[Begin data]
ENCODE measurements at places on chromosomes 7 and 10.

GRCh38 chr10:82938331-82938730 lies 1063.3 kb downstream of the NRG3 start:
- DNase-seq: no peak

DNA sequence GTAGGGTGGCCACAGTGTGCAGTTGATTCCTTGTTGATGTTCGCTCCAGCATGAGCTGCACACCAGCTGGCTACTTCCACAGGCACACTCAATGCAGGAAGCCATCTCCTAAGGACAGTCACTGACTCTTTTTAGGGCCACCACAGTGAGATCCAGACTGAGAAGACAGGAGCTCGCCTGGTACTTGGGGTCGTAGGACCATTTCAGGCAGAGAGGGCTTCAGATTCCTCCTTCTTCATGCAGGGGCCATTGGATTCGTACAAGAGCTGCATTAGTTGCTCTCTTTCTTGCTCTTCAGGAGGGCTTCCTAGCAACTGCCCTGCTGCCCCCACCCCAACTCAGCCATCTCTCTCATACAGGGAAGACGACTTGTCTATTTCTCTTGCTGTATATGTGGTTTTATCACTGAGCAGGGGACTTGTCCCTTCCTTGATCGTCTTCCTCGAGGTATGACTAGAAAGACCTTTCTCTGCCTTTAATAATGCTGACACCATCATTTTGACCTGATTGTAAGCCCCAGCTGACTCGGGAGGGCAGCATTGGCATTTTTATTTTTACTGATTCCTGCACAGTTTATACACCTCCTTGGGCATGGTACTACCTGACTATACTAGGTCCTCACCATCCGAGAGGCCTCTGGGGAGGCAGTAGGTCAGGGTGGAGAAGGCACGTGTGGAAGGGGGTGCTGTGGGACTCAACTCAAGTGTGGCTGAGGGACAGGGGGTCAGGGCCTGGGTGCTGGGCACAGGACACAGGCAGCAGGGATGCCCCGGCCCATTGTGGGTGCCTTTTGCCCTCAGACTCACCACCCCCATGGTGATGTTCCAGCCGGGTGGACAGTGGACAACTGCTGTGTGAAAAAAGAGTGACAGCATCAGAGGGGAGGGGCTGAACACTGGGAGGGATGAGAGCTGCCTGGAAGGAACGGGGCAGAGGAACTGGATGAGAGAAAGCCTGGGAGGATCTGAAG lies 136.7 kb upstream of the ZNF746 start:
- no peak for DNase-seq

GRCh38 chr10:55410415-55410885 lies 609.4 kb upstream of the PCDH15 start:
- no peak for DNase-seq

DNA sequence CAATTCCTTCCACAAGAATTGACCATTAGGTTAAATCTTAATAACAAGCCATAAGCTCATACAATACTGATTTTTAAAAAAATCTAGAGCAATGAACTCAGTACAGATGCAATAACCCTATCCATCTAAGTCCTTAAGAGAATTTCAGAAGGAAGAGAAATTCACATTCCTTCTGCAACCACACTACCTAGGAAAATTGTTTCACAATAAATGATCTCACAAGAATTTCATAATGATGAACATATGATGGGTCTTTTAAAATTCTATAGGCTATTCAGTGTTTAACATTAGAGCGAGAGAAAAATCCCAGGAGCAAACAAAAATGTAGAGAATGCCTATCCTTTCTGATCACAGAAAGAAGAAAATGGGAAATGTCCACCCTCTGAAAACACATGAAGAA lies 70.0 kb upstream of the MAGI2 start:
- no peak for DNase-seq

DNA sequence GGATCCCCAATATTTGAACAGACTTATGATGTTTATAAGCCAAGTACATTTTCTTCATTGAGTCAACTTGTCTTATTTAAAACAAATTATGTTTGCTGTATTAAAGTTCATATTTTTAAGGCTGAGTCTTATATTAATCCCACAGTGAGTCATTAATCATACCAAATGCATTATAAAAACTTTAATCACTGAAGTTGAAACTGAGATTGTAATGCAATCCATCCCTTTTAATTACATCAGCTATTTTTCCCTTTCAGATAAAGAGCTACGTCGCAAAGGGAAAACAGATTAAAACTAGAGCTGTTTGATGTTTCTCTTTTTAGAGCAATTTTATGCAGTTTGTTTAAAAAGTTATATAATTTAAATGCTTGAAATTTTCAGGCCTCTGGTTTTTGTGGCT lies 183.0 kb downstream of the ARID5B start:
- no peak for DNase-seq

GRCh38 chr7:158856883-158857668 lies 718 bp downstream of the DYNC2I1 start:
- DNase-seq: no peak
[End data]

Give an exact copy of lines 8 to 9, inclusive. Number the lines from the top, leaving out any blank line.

DNA sequence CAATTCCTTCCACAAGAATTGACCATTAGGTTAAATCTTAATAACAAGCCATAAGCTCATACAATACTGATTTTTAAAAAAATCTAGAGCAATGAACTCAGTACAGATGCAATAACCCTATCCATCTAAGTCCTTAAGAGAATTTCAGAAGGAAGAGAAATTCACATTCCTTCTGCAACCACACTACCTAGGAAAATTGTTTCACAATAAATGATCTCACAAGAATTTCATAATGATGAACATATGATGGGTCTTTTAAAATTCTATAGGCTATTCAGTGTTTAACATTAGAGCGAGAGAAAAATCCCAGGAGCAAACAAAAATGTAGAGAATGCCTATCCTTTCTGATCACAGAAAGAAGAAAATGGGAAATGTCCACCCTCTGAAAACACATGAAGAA lies 70.0 kb upstream of the MAGI2 start:
- no peak for DNase-seq